6. Heidi says:

    Hi Esther, can you please give an example of decision boundaries to use with a team?

    • Esther says:

      It’s different for every team and every manager, and depends on the capabilities of the team.

      Some examples I’ve seen:

      The team has discretionary training budget of X dollars. They can spend it on what ever training the feel is most appropriate.

      The team has discretion over testing tools up to X dollars and that live on individual computers. If they impact the network, then they need to get approval.

      The team can make technical decisions, excepting those that affect other products.

      The team recommends which candidates to hire, manager has final say.

  7. Rashina Hoda says:

    Hi Esther,

    A very interesting post and an important point you’ve raised here. Self-organizing Agile teams (SOAT) and the role of the manager in such teams, are two concepts in Agile that demand good definitions and description. I’ve been exploring this topic as a part of my industry-based PhD research for past 4 years.

    The ability to balance between freedom (provided by senior management) and responsibility, is one of the balancing acts that define the practices of a SOAT. This balancing act is achieved through the practices of collective decision making (collective estimation, planning, and goal setting) and self-assignment which enable the team to exercise their freedom. The practices which help teams display responsibility, in return are: the use of status reporting (through daily standups) and information radiators (story board, burndown charts etc). [Other balancing acts are discussed here: http://www.elvis.ac.nz/Main/RashinaHoda ]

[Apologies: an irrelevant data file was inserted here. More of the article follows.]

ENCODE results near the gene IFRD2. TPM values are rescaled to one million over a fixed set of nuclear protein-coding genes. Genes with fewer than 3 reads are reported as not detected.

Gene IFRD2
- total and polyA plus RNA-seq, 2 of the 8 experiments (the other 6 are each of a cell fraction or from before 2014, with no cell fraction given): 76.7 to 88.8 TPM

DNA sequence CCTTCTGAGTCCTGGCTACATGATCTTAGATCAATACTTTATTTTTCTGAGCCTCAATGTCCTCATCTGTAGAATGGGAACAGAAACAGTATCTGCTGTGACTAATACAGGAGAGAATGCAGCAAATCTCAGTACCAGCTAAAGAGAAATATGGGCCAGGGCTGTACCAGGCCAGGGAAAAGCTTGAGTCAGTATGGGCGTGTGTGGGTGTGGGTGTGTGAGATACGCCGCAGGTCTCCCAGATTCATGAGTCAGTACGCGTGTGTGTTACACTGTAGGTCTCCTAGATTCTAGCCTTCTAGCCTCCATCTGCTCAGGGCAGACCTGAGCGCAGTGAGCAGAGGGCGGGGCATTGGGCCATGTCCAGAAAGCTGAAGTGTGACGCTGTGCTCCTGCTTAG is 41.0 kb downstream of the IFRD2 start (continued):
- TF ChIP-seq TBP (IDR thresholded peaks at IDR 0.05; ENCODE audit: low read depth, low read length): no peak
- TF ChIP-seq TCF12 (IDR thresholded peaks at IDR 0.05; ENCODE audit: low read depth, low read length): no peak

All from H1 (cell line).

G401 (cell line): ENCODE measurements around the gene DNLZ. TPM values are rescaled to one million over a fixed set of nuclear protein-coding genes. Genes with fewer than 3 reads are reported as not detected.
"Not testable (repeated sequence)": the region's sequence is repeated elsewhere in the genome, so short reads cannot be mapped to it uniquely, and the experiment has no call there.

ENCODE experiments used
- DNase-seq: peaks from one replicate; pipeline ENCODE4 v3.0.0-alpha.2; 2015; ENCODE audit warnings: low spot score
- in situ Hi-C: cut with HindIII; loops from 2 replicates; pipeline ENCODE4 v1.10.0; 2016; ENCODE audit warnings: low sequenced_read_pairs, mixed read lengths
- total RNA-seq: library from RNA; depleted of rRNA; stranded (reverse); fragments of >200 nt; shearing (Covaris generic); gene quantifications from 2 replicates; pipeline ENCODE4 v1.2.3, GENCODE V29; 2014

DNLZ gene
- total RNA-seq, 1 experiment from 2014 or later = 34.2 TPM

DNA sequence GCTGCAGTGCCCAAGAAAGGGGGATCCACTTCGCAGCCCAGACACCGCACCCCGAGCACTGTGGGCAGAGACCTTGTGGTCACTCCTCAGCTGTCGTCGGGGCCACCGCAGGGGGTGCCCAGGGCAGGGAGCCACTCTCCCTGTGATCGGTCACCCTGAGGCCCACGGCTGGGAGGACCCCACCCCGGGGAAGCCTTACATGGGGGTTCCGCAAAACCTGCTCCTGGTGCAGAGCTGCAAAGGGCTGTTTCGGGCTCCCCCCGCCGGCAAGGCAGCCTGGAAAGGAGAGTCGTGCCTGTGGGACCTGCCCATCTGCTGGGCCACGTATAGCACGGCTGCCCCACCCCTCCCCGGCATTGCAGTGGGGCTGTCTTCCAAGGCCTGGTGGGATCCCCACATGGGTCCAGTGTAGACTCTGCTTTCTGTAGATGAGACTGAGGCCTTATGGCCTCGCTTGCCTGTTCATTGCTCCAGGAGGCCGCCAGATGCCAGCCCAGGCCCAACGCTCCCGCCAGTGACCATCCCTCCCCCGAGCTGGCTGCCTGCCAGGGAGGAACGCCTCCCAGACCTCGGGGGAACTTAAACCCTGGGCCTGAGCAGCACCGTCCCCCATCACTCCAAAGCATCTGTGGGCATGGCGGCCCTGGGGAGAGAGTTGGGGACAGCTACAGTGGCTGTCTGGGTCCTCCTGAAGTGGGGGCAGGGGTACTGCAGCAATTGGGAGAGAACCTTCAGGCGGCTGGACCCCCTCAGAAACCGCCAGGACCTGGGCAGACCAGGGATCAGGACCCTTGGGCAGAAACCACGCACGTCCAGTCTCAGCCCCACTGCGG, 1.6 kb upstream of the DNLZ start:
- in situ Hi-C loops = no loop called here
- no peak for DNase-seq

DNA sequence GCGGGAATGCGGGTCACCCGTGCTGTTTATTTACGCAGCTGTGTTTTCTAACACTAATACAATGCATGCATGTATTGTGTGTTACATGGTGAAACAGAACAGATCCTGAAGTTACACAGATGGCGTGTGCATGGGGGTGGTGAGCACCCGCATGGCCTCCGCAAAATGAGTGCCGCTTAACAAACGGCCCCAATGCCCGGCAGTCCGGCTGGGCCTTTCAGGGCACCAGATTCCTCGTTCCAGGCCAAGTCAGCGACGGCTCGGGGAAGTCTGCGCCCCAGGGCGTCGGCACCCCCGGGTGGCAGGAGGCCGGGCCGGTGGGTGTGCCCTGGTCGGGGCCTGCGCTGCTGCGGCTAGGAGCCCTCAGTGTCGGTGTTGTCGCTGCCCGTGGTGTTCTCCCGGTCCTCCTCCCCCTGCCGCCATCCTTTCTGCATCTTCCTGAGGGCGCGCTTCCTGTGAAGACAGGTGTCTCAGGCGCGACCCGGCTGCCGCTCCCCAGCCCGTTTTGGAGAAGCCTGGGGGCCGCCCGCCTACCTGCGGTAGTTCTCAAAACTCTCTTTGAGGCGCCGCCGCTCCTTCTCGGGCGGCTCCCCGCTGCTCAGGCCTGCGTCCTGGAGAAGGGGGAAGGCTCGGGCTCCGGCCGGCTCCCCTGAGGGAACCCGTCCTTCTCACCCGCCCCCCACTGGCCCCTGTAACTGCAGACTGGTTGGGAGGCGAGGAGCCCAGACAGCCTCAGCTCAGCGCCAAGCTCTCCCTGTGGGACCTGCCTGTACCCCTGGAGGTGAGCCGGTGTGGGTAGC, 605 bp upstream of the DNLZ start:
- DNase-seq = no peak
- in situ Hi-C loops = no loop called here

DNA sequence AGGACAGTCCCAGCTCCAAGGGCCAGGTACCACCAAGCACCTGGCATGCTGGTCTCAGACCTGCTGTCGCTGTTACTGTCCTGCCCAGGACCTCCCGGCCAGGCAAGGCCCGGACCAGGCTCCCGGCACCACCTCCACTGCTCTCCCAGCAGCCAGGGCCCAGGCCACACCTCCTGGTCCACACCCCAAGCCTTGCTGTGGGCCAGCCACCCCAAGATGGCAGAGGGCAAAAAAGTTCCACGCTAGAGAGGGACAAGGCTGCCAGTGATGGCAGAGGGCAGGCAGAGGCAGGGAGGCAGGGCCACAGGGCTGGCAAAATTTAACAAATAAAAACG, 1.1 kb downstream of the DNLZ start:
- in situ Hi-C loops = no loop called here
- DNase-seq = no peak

The role of manager in this balancing act is to provide an informal boundary. In the example above, Tad is an example of a ‘cultural misfit’ threatening the team’s self-organizing ability. An able manager (or Agile Coach) can take up the role of a Terminator, that attempts to convince Tad to follow the team norms, and failing which, may need to seek senior management support in removing him from this team.